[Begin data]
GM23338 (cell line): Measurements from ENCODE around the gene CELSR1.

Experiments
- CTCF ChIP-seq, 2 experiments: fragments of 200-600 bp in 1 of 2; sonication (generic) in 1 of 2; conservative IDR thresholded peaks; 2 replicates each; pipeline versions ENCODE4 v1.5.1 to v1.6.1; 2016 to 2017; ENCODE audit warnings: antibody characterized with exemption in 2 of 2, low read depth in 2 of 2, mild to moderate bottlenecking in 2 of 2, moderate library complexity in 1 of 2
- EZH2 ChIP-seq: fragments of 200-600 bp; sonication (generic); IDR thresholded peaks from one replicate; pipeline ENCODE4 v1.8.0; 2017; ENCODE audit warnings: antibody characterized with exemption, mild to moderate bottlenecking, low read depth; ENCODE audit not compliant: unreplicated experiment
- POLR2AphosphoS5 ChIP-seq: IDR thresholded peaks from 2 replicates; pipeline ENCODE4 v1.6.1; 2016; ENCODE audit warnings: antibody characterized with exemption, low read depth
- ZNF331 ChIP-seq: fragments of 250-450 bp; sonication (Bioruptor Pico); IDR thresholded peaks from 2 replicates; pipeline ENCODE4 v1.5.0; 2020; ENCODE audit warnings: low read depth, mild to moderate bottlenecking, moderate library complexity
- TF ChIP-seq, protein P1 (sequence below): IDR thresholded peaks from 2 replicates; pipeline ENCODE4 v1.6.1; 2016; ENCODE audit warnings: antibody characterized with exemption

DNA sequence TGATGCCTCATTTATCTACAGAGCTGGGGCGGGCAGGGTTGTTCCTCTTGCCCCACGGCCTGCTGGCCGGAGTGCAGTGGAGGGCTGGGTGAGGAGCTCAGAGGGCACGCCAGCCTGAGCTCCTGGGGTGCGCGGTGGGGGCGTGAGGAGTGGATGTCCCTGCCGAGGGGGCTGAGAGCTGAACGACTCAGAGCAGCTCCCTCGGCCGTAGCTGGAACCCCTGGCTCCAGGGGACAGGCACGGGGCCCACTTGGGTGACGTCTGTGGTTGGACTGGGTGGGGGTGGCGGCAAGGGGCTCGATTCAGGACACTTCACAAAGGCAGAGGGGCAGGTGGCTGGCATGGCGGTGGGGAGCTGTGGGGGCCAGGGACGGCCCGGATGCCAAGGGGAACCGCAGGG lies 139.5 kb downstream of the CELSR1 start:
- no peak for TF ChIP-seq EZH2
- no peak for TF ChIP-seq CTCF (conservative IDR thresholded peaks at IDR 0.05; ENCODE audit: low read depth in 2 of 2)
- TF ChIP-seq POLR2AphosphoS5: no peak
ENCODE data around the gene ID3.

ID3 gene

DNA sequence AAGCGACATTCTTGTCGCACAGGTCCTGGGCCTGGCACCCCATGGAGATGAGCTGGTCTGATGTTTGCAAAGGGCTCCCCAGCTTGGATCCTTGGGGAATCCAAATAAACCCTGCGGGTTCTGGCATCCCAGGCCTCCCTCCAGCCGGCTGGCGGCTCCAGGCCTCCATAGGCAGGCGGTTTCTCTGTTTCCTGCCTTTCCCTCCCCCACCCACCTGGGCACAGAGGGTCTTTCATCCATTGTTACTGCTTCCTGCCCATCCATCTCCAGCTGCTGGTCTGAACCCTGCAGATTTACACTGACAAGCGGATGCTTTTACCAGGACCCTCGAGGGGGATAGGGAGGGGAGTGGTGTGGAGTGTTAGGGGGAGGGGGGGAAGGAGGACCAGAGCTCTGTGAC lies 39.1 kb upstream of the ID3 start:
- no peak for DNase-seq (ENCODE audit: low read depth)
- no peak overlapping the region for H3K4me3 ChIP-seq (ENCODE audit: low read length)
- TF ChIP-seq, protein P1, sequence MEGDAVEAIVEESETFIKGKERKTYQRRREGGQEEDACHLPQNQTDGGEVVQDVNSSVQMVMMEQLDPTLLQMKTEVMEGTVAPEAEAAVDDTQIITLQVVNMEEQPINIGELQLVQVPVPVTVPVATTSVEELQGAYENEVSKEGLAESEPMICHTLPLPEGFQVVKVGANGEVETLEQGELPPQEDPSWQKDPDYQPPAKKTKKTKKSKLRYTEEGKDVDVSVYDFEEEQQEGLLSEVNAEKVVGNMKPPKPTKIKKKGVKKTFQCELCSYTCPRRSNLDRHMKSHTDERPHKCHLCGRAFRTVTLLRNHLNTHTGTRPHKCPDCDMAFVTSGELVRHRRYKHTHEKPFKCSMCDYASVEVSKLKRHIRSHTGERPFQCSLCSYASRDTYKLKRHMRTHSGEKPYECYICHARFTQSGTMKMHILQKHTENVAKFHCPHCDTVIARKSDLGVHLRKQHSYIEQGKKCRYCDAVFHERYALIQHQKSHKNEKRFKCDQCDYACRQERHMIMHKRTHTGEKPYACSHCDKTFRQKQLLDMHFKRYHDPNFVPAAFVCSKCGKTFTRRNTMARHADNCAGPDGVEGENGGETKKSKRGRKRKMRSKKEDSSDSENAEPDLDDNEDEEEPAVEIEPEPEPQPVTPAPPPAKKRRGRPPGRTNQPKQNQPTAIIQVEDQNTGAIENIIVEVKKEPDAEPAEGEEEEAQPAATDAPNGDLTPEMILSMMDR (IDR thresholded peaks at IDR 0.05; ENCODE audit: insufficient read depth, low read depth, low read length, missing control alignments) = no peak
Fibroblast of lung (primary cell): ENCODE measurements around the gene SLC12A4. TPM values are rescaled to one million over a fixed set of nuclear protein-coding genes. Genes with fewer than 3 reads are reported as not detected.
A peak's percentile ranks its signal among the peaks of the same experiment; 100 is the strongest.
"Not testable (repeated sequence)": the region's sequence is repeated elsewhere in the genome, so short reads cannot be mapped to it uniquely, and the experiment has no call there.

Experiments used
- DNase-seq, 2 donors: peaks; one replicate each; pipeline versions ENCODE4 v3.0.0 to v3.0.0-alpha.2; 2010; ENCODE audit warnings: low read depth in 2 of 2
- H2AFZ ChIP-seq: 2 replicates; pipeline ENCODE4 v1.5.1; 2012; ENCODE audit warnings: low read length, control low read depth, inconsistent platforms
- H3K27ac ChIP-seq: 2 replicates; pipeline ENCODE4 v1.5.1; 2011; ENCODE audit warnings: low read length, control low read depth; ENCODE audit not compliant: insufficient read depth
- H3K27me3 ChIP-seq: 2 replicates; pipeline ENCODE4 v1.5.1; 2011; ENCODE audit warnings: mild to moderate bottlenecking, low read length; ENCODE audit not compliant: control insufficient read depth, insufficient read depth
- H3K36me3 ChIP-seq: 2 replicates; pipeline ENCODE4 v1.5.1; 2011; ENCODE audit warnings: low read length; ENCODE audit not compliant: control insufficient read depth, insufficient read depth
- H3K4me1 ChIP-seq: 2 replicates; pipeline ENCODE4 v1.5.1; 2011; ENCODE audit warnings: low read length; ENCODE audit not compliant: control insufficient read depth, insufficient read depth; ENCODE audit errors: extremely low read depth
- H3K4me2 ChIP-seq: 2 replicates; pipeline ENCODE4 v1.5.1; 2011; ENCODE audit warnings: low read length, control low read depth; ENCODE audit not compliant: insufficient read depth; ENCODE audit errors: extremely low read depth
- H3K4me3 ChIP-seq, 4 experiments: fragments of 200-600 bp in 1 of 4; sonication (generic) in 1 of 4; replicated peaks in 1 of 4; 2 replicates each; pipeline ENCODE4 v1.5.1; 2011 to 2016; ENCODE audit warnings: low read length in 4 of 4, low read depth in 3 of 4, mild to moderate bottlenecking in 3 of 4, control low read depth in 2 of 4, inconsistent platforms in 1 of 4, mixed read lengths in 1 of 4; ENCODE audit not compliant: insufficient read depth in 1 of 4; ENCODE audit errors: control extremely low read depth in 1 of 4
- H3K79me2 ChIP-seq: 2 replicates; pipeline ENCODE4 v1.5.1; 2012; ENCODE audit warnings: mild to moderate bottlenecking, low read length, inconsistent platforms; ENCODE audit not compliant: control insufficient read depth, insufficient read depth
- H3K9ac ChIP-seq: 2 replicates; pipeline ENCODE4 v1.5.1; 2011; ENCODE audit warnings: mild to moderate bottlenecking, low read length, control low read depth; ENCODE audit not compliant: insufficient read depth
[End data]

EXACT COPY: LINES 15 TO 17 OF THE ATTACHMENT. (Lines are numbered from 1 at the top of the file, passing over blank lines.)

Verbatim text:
- no peak for DNase-seq (ENCODE audit: low read depth)
- no peak overlapping the region for H3K4me3 ChIP-seq (ENCODE audit: low read length)
- TF ChIP-seq, protein P1, sequence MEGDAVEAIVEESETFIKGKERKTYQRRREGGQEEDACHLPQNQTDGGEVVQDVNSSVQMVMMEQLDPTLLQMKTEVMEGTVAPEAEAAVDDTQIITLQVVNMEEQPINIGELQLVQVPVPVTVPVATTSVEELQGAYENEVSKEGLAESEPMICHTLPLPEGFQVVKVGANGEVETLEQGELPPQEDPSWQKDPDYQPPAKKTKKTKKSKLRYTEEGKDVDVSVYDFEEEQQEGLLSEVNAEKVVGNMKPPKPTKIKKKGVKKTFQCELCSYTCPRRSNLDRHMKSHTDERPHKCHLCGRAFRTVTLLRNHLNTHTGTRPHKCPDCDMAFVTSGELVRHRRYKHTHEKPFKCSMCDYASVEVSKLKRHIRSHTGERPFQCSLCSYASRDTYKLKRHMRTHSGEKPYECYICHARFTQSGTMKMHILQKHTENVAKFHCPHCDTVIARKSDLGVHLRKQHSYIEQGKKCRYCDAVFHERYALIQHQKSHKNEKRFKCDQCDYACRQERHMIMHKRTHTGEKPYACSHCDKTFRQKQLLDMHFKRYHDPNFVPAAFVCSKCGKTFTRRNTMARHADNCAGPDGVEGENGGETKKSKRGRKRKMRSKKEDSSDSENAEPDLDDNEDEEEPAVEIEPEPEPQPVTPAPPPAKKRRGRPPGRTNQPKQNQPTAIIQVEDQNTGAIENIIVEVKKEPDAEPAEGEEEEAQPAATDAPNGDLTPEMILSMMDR (IDR thresholded peaks at IDR 0.05; ENCODE audit: insufficient read depth, low read depth, low read length, missing control alignments) = no peak